Farmers' perspectives on challenges in the food system: a collaborative research partnership

Lead Research Organisation: University of Leeds
Department Name: School of Earth and Environment


In Ghana and Tanzania the majority of the population engages in different ways with farming and food production. However, these countries fail to feed all their people with healthy, sufficient food for all. Many vulnerable groups do not have enough nourishing, good quality food when and as they need it all year round. This is all the more serious as many people are actually producing food for the market: they are small scale farmers and often struggle to feed themselves and their families. Farming is labour intensive, prices for food crops are low, pest control is challenging, finance for small farms hard to obtain and many international interventions - especially those providing technological packages for new seeds, fertilisers and pesticides - are often inadequate to local conditions and needs and end up being ineffective when not causing harm. Moreover, the voices and interests of small scale farmers is hardly ever heard in national-level debates, not to mention international ones. A lot of research on food in Africa is top-down, agendas are set somewhere else, without consulting farmers. This research engages the two main small scale farmers' organisations in Ghana and Tanzania as equal partners, to carry out research with them rather than for them with the goal of advancing the interests of small scale farmers, making them more visible and heard in the national debate, with the longer-term objective of shifting the terms of this debate to put small scale farmers' interest centre-stage. The team in this research include researchers from universities in the UK, Tanzania and Ghana working together with farmers' organisations on issues identified by farmers themselves. We will train a group of young academics and activists to give them the tools to carry out research that matters to farmers' organisations. Some of these problems are rooted in the history of food and farming in Ghana and Tanzania - others in global politics. We will share with these young scholars all the ways in which academic research nowadays can be applied to big picture issues so that they will go on after us to use research to be of service to their people. By doing this, we also make sure that these scholars become people the farmers' organisations can rely upon when they need research on urgent issues.

Planned Impact

This project will enhance the way research is conducted and communicated in Tanzania and Ghana and beyond, through partnership development and training activities. The beneficiaries from this project will be:

Two partner Farmers' Organisations: MVIWATA and PFAG, both through the generation of useful data about their members' needs, priorities and perspectives and their experience in the partnership. They will learn new ways of working that will enable them to become more effective learning organisations from this experience which will help them in a) commissioning research in partnership with academics and b) influencing policy makers, at both local and national levels, through more informed advocacy. We also hope that the project will catalyse south-south learning between the farmer organisations in the project and beyond.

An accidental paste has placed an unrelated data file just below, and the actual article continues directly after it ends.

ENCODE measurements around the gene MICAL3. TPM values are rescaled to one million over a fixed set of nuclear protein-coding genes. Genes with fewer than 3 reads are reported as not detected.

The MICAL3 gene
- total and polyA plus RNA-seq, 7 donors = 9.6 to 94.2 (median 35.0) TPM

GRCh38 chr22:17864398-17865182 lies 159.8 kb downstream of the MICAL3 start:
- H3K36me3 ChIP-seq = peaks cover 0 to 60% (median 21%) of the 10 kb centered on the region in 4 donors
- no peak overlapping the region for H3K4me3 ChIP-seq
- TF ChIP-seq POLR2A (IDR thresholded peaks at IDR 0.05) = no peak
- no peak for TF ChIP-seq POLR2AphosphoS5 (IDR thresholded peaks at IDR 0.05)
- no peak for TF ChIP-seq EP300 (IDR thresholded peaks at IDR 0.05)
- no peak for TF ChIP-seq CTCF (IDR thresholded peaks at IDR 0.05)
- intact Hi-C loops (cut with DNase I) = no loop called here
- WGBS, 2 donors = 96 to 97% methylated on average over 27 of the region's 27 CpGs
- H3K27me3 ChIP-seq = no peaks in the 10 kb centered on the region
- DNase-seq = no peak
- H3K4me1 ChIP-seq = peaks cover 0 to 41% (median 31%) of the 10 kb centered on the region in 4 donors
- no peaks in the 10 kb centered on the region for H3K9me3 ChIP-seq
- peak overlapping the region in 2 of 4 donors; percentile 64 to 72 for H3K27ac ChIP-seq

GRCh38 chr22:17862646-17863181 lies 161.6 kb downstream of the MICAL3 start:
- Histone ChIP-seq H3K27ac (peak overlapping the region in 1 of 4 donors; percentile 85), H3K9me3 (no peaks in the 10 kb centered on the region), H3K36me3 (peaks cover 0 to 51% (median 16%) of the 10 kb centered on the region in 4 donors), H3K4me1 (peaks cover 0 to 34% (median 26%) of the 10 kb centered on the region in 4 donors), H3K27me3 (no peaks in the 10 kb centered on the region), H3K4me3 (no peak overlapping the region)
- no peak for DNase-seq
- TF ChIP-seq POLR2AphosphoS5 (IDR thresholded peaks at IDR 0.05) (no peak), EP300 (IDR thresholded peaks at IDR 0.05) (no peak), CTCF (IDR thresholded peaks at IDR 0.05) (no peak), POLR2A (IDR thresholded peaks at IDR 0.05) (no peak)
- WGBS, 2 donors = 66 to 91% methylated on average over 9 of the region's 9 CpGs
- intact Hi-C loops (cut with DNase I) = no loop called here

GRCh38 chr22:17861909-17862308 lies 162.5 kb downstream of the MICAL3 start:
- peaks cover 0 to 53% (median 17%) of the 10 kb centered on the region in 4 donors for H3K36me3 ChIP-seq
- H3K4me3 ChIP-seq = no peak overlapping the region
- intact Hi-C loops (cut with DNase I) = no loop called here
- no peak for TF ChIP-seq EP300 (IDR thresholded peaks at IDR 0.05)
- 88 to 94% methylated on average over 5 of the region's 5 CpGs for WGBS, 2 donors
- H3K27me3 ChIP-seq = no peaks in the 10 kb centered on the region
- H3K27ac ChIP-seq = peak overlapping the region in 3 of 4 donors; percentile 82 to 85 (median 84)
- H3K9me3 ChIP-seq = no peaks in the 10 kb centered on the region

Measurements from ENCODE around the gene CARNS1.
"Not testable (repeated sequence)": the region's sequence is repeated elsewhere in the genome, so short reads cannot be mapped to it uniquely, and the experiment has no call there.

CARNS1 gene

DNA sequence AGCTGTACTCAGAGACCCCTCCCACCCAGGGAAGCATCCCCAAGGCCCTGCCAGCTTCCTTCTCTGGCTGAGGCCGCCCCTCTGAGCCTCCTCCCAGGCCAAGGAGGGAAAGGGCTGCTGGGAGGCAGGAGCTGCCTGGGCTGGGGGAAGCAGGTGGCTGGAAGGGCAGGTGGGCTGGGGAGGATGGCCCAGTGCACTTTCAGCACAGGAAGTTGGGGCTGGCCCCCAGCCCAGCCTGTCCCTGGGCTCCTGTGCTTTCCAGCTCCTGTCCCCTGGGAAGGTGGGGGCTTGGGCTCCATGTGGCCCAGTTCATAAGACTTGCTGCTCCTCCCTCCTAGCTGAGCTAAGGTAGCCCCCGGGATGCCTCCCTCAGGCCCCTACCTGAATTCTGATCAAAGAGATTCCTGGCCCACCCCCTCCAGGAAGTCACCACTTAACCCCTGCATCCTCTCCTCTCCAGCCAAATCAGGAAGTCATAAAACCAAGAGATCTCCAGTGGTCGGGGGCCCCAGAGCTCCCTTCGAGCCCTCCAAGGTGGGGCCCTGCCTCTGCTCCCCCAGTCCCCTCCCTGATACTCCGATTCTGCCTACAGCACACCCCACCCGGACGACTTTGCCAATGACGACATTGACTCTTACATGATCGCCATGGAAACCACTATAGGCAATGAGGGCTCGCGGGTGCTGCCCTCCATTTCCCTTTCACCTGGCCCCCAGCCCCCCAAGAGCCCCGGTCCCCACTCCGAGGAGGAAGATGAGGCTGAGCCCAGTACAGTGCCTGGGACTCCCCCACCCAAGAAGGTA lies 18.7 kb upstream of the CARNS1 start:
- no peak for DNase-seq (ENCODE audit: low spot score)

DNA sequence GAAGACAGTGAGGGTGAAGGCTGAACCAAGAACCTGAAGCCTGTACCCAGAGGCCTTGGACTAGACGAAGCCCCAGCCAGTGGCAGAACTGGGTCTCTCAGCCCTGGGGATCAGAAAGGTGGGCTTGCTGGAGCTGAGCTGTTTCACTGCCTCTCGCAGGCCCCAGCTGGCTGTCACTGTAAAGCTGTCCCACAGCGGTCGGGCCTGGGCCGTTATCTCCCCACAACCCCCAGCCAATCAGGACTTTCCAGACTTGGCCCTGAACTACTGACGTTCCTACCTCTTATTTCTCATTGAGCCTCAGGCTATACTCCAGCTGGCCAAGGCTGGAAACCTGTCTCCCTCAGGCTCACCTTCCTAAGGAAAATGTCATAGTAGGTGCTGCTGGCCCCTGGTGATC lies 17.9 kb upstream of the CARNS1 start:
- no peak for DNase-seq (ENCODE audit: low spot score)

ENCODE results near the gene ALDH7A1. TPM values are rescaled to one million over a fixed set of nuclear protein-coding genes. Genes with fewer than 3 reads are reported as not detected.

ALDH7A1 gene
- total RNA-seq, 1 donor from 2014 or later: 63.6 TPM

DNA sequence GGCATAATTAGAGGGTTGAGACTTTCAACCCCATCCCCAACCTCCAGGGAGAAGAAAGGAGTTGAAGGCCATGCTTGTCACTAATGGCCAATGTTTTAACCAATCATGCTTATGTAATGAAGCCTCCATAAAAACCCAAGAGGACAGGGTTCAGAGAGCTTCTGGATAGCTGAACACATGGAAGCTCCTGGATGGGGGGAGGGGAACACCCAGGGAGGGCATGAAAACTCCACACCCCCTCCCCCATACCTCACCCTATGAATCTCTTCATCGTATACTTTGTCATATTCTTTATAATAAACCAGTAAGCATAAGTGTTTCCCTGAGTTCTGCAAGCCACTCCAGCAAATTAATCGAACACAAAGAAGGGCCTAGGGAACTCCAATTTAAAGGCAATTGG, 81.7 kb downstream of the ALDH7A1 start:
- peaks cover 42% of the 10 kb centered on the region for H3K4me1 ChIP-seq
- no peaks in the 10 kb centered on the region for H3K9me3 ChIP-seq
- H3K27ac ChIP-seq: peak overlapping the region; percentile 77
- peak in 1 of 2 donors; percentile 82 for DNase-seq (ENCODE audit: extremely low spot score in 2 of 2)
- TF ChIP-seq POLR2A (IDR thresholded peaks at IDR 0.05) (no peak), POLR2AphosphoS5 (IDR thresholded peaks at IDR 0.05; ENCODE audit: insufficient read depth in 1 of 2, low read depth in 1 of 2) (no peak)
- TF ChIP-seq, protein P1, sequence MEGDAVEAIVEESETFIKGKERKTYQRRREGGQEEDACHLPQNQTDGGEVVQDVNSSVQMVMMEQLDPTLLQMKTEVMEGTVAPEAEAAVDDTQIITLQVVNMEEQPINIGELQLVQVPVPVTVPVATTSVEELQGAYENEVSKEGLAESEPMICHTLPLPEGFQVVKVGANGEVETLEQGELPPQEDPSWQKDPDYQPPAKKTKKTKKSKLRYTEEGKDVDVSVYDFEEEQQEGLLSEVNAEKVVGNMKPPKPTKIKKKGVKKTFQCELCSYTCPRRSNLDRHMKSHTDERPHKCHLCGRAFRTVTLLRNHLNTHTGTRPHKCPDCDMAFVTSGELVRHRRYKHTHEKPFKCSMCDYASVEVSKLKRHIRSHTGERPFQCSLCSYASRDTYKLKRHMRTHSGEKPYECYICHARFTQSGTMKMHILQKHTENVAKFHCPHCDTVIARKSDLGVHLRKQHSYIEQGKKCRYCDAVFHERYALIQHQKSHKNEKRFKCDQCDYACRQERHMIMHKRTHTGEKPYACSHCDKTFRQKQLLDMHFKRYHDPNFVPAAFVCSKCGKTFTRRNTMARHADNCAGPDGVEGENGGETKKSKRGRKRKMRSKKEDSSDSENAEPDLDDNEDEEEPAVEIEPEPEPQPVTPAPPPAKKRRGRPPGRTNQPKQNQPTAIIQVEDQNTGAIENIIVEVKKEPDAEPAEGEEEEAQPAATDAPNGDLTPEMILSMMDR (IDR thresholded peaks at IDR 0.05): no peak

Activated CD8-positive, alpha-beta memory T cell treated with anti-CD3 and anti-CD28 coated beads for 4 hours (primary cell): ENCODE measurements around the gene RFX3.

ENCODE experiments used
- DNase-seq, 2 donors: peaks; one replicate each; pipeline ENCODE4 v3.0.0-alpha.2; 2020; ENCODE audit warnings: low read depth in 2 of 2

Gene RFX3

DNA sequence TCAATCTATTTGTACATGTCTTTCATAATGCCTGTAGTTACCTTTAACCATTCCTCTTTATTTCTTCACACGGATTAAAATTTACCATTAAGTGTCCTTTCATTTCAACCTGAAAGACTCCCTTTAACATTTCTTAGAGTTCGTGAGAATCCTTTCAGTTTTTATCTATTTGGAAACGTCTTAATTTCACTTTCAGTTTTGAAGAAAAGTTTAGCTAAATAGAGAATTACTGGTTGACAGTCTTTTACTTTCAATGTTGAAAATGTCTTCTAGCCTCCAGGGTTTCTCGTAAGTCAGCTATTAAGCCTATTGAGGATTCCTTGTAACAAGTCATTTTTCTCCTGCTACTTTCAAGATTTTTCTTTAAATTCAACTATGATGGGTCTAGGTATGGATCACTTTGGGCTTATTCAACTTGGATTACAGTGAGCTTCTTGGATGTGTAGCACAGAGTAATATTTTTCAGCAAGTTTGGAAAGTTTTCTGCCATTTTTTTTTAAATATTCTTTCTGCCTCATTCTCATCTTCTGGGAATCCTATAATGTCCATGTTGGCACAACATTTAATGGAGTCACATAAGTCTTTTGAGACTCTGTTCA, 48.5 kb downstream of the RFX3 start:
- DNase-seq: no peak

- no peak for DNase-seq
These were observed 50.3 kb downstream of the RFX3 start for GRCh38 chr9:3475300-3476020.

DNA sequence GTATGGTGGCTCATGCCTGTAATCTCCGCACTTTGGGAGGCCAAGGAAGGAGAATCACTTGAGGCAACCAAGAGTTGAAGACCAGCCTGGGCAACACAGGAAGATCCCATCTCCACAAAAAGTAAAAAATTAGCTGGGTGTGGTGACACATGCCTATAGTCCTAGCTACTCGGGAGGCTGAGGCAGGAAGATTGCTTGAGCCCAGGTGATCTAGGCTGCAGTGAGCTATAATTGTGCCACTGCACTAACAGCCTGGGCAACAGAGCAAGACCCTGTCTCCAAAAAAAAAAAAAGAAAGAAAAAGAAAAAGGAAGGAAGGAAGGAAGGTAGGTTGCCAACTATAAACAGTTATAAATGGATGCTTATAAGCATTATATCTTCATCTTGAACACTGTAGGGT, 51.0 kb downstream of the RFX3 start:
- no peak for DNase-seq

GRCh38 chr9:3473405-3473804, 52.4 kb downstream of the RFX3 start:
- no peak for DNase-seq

We plan for the lessons from our research partnership to be shared with other chapters of La Via Campesina in Africa (a nascent network in which our partner Farmer Organisations are chapters). A liaison officer for La Via Campesina is based at MWIVATA and is well-placed to share lessons more widely across the network.

Other farmer networks such as Fairtrade Africa will also benefit from the lessons from the partnership building and farmer voice, and are also interested in the findings of the pilots where they link to their own objectives with respect to farmer incomes and livelihood diversification.

Twenty Early Career Researchers and food and farming activists will benefit from training on the SoP methodology, and six in each country will further benefit from the internships that will deliver the pilot research projects. This will be useful career development for the selected trainees and interns, as well as research capacity building in both countries, and will supplement the pool of appropriately qualified researchers in the Ghana and Tanzania who can work on food system topics from an interdisciplinary perspective.

Six academics will benefit from the partnership development, participation in the workshop and training activities, and also through the academic writeshop that will help them enhance their ability to write for, and be published in, international journals.

Academics and other stakeholders involved with the Global Food and Environment Institute from a variety of disciplines will benefit from the lessons on partnership building that we plan to document, as well as extending their network of contacts and partners that the GFEI will be able to engage with in the future for the benefit of further projects.

Ultimately the project will benefit the members of the farmers' organisations so that they can better articulate their voices within their own organisations, and also so that these organisations can advocate more effectively in the national and international political debate on food and agricultural policies, putting farmers' voice centre-stage.


10 25 50